頭部轉向徵兆有助於辨識阿茲海默氏症


  【24drs.com】一種稱為「頭部轉向徵兆(Head Turning Sign,HTS)」的簡單快速的檢測方法,或許有助於評估是否出現阿茲海默氏症(Alzheimer's disease,AD)。
  
  一篇新研究顯示,會將他們的頭轉向他們的照護者以尋求協助、或作為幫助他們回答簡單問題之線索的患者,比較可能是患有AD失智症,而不是輕度認知障礙(MCI)或額顳葉失智(FTD)。
  
  第一作者、葡萄牙Coimbra大學醫院神經內科Miguel Tabuas Pereira表示,對於AD,轉頭雖然不是特異性警訊,但應將轉頭視為一個警告信號,特別是在諮詢過程中一再出現時。
  
  他們也發現,出現這個徵兆與AD生物標記有關,包括腦脊液(CSF)中的tau與磷酸化tau。
  
  Pereira醫師在2016年歐洲神經科學院(EAN)研討會中發表研究結果。
  
  雖然HTS在20多年前就被提出,且曾經被認為在AD患者常見,Pereira醫師表示,對於這個測試診斷工具,相關的報告令人驚訝的少。
  
  這次的研究包括了78名健忘症MCI (aMCI)、AD或FTD患者,都有神經精神評估和CSF生物標記,包括:amyloid β、 tau與磷酸化tau,他們還必須有一個可信的護理人員陪伴他們評估。
  
  研究者排除了嚴重失智或失語性失智的患者,以及無法合作進行測試者。
  
  研究對象完成了簡易心智量表(MMSE)、Montreal認知評估、以及老年憂鬱量表;研究者也評估了研究對象對他們的認知障礙的看法。
  
  研究者將HTS定義為:在回應醫師連續發問的5個問題時,患者主動將頭部轉向坐在患者後方45度角、1公尺遠的照護者。這些問題包括:「你最近一次用餐是哪時候?」以及「今天的日期?」 HTS的給分為0到5分,分數取決於研究對象轉頭求助的次數。
  
  36名AD患者中有30人(83.3%)出現HTS,27名aMCI患者中有12人(44.4%)出現,AD患者的徵兆強度比較高(P = .015),MCI患者的平均值為0.0、AD患者的平均值為1.0。
  
  這篇研究顯示,有MCI的患者間、以及AD組和FTD組之間,HTS的嚴重度有統計上的顯著差異。
  
  Pereira醫師表示,我們發現,AD患者的這個徵兆的頻率,在統計上顯著高於MCI與FTD患者。
  
  對於AD,如果你考慮出現至少一次轉頭徵兆,它的敏感度約為80%、專一度為53%,它的陽性預測值為60%、陰性預測值為75%。
  
  研究者也發現,在CSF與MMSE分數(P = .021)方面,HTS和tau蛋白質(P = .002)與磷酸化tau (P = .002)之間有正相關;在看法或憂鬱症方面沒有顯著關聯。
  
  會議共同主持人、瑞士日內瓦大學臨床神經科前任主席、神經科榮譽教授Theodor Landis醫師,稱這篇為原創研究。他表示,發現這種相當有臨床導向的徵兆是很不尋常的。
  
  Landis醫師問研究者是否檢查了單側聽力障礙,如果患者聽力不佳,他們必須轉頭。
  
  Pereira醫師回答指出,研究人員並沒有客觀的測試這點,但他指出,他們已經排除了被視為耳聾的患者。
  
  資料來源:http://www.24drs.com/
  
  Native link:Head Turning Sign May Help Identify Alzheimer's

Head Turning Sign May Help Identify Alzheimer's

By Pauline Anderson
Medscape Medical News

COPENHAGEN — A simple, rapid test called the Head Turning Sign (HTS) may help to assess the presence of Alzheimer's disease (AD) dementia.

Patients who turn their head toward their caregiver for assistance or cues to help them answer simple questions are more likely to have AD dementia than mild cognitive impairment (MCI) or frontotemporal dementia (FTD), a new study shows.

"Turning one's head should be regarded as a warning sign, although a nonspecific warning sign, for AD, especially if it's repeated throughout a consultation," said lead study author Miguel Tabuas Pereira, Neurology Department, Centro Hospitalar e Universitario de Coimbra, Coimbra, Portugal. "The more frequent the sign, the more specific it is."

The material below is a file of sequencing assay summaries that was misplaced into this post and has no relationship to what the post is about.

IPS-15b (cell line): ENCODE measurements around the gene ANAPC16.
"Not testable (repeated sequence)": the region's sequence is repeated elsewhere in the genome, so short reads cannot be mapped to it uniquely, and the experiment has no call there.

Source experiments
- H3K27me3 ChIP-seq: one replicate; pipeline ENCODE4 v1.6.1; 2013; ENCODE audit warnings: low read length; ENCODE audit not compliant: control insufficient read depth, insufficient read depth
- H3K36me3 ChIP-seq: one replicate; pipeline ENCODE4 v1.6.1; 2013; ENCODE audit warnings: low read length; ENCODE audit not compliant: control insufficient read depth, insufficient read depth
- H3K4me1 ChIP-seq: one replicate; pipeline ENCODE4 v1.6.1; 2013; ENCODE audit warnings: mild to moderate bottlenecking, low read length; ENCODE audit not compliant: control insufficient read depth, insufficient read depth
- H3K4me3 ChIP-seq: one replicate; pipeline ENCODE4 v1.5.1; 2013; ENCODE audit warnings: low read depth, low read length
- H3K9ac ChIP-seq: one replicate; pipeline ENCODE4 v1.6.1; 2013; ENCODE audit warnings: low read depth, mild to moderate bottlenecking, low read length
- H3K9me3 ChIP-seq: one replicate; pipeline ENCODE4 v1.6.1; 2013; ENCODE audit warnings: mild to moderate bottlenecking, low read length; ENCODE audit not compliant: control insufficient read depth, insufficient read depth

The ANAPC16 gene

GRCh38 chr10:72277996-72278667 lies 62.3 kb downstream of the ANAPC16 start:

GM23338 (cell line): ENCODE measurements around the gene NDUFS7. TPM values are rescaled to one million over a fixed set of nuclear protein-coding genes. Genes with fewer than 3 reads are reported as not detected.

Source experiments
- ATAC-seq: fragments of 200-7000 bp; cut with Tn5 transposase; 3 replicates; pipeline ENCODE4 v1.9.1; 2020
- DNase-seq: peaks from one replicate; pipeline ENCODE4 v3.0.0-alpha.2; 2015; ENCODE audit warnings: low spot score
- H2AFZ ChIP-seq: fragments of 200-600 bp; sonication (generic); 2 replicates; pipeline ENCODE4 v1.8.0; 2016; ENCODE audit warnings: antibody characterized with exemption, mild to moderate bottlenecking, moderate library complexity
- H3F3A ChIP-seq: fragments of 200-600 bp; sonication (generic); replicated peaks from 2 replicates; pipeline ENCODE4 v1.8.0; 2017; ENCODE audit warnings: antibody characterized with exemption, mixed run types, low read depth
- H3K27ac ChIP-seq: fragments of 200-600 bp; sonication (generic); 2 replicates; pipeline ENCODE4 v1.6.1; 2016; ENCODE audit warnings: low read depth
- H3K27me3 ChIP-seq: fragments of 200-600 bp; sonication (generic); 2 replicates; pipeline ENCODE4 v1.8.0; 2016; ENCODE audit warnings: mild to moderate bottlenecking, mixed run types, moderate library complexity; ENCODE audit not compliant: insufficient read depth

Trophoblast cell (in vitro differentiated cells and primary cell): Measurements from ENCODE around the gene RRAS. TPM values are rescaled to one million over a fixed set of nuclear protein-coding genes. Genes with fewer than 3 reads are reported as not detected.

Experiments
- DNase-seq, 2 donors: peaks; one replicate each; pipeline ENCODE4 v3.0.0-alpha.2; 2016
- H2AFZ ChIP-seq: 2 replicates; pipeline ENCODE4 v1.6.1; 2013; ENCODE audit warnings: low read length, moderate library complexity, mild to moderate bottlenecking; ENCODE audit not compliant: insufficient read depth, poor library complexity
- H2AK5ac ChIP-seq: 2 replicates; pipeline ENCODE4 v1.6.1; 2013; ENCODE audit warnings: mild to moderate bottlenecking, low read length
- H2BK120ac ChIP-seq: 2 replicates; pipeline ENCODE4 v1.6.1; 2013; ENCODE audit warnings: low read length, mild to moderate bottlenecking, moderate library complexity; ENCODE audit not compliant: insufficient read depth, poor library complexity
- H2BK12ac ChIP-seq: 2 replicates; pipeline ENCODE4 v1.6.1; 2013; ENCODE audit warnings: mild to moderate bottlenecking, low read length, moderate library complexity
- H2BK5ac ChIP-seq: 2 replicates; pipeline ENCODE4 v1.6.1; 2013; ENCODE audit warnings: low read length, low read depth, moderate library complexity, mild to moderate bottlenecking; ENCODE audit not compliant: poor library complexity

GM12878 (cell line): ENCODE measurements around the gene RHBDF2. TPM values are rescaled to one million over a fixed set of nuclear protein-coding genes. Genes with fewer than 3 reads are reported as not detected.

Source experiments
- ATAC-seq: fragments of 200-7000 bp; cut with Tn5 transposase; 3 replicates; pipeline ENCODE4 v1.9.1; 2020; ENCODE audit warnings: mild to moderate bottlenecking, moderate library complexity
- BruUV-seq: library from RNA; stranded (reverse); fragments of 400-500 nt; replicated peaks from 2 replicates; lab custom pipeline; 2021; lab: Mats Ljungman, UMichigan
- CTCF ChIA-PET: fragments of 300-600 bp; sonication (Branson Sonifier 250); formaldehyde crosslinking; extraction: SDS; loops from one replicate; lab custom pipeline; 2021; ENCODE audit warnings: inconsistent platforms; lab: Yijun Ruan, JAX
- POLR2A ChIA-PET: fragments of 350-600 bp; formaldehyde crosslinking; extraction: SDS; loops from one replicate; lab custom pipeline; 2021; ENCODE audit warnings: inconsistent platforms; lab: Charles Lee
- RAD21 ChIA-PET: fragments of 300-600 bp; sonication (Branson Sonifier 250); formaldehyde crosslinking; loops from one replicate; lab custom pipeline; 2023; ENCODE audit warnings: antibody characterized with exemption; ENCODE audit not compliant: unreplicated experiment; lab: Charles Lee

They also found that presence of the sign correlated with AD biomarkers, including tau and phosphorylated tau, in cerebrospinal fluid (CSF).

Dr Pereira presented the study here at the Congress of the European Academy of Neurology (EAN) 2016.

Although the HTS was first described more than 20 years ago and was once considered common in AD, there's "a surprising shortage of papers" on the diagnostic utility of this test, said Dr Pereira.

The current study included 78 patients with amnestic MCI (aMCI), AD, or FTD who had had a full neuropsychiatric evaluation and CSF biomarkers, including amyloid β, tau, and phosphorylated tau. They also had to have a trusted caregiver accompany them to assessments.

Researchers excluded patients with severe dementia or aphasic dementia and those who would be unable to cooperate for the tests.

Study participants completed the Mini-Mental State Examination (MMSE), the Montreal Cognitive Assessment, and the Geriatric Depression Scale. Researchers also assessed the participants' insight into their cognitive deficits.

Researchers defined HTS as a voluntary head movement toward a caregiver seated at a 45-degree angle about a meter behind the patient when responding to five consecutive predetermined questions posed by a clinician. The questions included "When was your last meal?" and "What is the date?"0 HTS was graded on a 0-to-5 scale, with scores depending on how many times the participant turned for assistance.

HTS was present in 30 of 36 (83.3%) patients with AD and 12 of 27(44.4%) of those with aMCI. The intensity of the sign was higher in AD (P = .015). The median value was 0.0 in MCI and 1.0 in AD.

The study showed a statistically significant difference in severity of HTS between patients with MCI and those with MCI and between the AD group and the FTD group.

"We found that this sign is statistically significantly more frequent in AD than in MCI and FTD," said Dr Pereira.

"If you consider the presence of at least one time of the head turning sign for AD, it has a sensitivity of about 80% and specificity of 53%. It also has a positive predictive value of 60% and a negative predictive value of 75%."

The researchers also found a positive correlation between HTS and tau protein (P = .002) and phosphorylated tau (P = .002) in CSF and MMSE scores (P = .021).

There was no significant association with "insight" or depression.

Session co-chair, Theodor Landis, MD, honorary professor of neurology, University of Geneva, Switzerland, and former chair of that university's Department of Clinical Neurosciences, described the study as "original."

"It's unusual to find this kind of very clinically oriented signs" being used, he said.

Dr Landis asked whether the researchers checked for unilateral hearing impairment. "If patients don't hear well, they have a tendency to turn their head."

The researchers didn't objectively test for this, Dr Pereira responded, but noted they had excluded patients who were considered to be deaf.

The authors have disclosed no relevant financial relationships.

Congress of the European Academy of Neurology (EAN) 2016. Abstract O2110. Presented May 29, 2016.

    
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